BOWERS BEACH — "White Gold," a documentary about Delaware's oystering history and a present day story about a Delaware waterman's struggle to bring a 1893 wooden schooner back to its former glory, will debut in a free public showing at 2 p.m. Saturday, Dec. 22 at Bowers Beach Fire Hall.
Wilmington filmmaker Michael Oates will introduce the documentary.
One hundred years ago, Leipsic, Little Creek, and Bowers Beach were among Delaware's flourishing maritime communities, relying on huge harvests of Delaware Bay oysters, commonly called "white gold."
Stately wooden schooners plied Delaware Bay, dredging as many as 900,000 bushels annually. Stories abound of local captains lighting cigars with $100 bills and buying new Cadillacs every year.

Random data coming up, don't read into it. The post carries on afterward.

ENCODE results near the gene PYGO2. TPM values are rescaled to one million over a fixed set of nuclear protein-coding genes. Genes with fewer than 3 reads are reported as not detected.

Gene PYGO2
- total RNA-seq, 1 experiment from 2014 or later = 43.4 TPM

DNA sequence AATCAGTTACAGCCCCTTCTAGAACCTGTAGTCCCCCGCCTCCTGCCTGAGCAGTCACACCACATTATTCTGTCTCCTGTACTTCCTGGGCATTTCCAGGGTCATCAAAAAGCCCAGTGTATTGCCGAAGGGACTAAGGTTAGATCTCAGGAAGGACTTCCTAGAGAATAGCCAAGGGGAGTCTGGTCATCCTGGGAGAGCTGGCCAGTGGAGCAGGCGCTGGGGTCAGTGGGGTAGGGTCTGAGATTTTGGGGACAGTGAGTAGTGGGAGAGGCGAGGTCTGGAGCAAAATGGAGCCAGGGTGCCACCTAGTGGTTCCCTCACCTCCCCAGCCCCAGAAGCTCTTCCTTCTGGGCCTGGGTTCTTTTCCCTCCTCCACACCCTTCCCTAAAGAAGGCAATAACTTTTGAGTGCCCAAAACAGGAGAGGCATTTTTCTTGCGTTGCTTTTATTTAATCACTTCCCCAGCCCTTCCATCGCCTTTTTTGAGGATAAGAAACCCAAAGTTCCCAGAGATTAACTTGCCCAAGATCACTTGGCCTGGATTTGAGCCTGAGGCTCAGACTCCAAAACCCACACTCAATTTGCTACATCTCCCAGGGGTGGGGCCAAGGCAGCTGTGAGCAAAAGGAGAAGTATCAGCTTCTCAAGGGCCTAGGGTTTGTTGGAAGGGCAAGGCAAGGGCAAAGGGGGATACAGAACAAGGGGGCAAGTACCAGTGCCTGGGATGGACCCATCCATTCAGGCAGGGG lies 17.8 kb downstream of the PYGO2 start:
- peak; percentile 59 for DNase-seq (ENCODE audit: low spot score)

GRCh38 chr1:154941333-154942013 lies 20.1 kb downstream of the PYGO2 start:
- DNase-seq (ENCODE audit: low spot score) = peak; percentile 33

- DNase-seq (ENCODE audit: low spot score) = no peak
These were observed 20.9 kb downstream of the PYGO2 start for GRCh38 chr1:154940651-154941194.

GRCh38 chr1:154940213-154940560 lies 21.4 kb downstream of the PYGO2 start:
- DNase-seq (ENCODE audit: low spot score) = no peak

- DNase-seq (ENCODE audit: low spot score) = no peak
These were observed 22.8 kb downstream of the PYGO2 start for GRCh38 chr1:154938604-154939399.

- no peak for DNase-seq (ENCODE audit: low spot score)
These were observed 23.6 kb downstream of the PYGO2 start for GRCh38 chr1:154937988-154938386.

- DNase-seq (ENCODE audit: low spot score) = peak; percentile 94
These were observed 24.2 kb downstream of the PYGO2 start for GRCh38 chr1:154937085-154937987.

Yet today's annual oyster harvest is limited to less than 15,000 bushels with oyster beds decimated by a succession of deadly diseases and all but one of the sailing schooners gone.
Yet, these Bayshore communities and the commercial watermen who built them somehow endure.
Read the full story at the Delaware State News>>
National Fisherman Live: 9/23/14
In this episode:
'Injection' plan to save fall run salmon
Proposed fishing rule to protect seabirds
Council, White House talk monument expansion
Louisiana shrimpers hurt by price drop
Maine and New Hampshire fish numbers down
The Golden Gate Salmon Association will host its 4th Annual Marin County Dinner at Marin Catholic High School, 675 Sir Francis Drake Blvd., Kentfield on Friday, Oct 10, with doors opening at 5:30 p.m.
The Maine Lobster Marketing Collaborative is introducing its Chef Ambassador Program. Created to inspire and educate chefs and home cooks across the country about the unique qualities of lobster from Maine, the program showcases how it can be incorporated into a range of inspired culinary dishes.